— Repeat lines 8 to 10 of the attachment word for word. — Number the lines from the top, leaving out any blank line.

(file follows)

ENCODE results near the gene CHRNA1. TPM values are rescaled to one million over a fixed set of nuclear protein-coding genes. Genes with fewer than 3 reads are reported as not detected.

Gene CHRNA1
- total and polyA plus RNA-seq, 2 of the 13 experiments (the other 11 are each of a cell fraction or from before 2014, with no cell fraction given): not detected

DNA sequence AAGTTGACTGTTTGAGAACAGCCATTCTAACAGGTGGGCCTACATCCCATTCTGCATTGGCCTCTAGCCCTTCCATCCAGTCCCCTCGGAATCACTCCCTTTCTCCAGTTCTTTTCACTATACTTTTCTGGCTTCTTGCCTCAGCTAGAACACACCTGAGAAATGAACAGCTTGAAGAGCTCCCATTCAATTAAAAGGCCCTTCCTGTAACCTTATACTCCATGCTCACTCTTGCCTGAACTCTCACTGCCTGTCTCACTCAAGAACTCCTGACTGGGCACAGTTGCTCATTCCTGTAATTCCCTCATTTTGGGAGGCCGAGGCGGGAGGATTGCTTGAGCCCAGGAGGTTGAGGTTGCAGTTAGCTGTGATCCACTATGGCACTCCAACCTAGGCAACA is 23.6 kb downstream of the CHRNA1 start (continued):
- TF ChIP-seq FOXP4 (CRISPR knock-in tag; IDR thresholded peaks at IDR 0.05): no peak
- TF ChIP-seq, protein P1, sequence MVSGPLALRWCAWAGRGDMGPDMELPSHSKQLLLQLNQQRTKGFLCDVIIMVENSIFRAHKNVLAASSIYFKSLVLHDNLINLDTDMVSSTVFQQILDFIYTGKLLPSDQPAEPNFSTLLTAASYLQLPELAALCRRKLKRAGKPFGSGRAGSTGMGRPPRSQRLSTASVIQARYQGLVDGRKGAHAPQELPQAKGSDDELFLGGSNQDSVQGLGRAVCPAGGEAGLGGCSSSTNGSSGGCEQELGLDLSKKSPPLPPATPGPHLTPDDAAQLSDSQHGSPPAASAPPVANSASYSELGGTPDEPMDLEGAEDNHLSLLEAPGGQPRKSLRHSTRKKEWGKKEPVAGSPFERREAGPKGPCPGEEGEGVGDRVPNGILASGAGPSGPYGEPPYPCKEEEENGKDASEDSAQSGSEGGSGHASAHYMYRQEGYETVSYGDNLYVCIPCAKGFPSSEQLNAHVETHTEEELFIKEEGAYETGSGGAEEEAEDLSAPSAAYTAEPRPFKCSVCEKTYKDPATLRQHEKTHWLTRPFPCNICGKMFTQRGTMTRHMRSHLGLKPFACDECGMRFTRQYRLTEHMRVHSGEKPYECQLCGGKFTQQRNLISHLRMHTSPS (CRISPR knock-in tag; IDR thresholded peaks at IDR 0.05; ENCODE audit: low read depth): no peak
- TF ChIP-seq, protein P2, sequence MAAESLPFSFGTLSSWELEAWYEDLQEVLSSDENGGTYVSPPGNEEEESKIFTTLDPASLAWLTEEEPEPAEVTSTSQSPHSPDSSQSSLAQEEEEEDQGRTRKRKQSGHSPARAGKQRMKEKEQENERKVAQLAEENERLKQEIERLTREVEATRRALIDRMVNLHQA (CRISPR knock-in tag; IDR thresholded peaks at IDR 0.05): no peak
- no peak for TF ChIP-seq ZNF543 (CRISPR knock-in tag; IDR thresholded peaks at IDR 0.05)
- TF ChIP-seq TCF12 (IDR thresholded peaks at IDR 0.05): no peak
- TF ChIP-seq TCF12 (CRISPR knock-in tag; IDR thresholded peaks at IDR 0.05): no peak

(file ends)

- no peak for TF ChIP-seq ZNF543 (CRISPR knock-in tag; IDR thresholded peaks at IDR 0.05)
- TF ChIP-seq TCF12 (IDR thresholded peaks at IDR 0.05): no peak
- TF ChIP-seq TCF12 (CRISPR knock-in tag; IDR thresholded peaks at IDR 0.05): no peak